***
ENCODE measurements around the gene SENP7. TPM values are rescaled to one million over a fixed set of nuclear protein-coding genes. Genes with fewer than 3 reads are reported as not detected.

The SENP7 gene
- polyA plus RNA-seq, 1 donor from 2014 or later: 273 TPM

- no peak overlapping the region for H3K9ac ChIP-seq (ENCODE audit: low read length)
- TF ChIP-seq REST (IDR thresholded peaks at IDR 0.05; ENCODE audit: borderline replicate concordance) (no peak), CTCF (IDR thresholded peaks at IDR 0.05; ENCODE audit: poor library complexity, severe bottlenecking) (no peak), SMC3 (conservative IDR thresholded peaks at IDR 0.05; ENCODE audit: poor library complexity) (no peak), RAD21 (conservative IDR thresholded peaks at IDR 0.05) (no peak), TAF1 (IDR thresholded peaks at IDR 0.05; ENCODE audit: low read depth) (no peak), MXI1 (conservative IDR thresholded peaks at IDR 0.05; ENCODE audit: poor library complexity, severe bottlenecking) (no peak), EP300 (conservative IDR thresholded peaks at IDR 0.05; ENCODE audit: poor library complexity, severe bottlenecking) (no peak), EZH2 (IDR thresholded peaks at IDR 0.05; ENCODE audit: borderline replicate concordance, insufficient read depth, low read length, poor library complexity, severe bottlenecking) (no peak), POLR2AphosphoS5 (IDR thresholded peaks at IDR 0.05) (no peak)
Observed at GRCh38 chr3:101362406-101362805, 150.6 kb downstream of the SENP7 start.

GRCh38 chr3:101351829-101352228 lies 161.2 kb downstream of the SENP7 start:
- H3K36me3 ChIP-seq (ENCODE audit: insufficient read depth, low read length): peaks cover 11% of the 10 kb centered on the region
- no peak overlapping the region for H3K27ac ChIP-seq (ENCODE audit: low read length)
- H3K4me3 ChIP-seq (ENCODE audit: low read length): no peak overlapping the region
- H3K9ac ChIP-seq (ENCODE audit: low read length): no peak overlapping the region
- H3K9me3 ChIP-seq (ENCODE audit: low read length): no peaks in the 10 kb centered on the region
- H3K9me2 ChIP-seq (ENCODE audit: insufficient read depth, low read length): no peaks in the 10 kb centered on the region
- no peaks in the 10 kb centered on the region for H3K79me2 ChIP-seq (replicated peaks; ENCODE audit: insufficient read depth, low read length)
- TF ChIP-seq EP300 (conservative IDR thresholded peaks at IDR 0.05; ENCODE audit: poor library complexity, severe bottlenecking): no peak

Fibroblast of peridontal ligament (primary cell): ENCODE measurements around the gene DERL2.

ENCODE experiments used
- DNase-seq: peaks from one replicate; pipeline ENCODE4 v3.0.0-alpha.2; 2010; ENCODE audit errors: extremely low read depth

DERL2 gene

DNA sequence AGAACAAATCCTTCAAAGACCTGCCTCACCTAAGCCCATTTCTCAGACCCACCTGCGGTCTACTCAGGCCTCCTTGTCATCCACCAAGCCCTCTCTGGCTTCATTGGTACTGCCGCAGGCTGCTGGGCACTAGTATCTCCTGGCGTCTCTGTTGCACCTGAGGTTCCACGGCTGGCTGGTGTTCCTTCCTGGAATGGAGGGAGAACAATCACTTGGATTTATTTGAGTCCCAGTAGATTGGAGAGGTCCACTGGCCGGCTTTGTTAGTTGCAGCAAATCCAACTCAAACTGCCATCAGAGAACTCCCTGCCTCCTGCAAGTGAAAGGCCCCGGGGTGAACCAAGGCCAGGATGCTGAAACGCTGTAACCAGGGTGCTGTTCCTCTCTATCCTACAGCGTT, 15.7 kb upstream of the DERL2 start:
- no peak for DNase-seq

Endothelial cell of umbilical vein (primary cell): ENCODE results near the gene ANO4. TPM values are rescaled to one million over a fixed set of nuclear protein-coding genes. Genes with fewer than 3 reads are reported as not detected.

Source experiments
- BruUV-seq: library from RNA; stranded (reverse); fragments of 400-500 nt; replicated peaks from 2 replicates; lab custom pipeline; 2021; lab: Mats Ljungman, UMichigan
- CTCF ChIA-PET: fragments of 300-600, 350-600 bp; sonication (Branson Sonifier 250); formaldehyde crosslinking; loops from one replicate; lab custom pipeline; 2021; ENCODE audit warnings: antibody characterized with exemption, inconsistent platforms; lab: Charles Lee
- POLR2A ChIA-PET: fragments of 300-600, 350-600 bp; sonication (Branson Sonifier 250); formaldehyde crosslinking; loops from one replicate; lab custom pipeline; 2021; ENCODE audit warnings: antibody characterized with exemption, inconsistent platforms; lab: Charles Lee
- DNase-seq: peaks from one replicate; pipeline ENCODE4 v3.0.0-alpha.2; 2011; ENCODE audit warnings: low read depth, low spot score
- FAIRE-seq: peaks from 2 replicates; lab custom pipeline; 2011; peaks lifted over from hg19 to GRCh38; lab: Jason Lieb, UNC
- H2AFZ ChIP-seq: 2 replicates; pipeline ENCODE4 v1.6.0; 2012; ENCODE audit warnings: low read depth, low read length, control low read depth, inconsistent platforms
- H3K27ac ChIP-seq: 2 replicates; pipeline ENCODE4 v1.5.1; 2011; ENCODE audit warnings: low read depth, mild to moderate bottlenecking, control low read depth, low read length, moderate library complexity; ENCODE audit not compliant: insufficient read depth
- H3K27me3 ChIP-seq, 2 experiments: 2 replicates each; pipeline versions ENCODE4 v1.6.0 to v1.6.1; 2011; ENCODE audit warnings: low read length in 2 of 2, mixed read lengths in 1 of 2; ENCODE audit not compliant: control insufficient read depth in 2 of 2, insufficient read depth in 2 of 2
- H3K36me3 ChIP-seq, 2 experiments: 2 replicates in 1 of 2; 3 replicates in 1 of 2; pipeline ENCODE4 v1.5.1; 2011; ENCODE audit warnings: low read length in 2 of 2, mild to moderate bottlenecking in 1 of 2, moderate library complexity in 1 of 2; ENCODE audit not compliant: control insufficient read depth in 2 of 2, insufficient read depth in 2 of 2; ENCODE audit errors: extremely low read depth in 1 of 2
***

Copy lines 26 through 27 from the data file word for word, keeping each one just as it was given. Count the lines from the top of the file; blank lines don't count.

- POLR2A ChIA-PET: fragments of 300-600, 350-600 bp; sonication (Branson Sonifier 250); formaldehyde crosslinking; loops from one replicate; lab custom pipeline; 2021; ENCODE audit warnings: antibody characterized with exemption, inconsistent platforms; lab: Charles Lee
- DNase-seq: peaks from one replicate; pipeline ENCODE4 v3.0.0-alpha.2; 2011; ENCODE audit warnings: low read depth, low spot score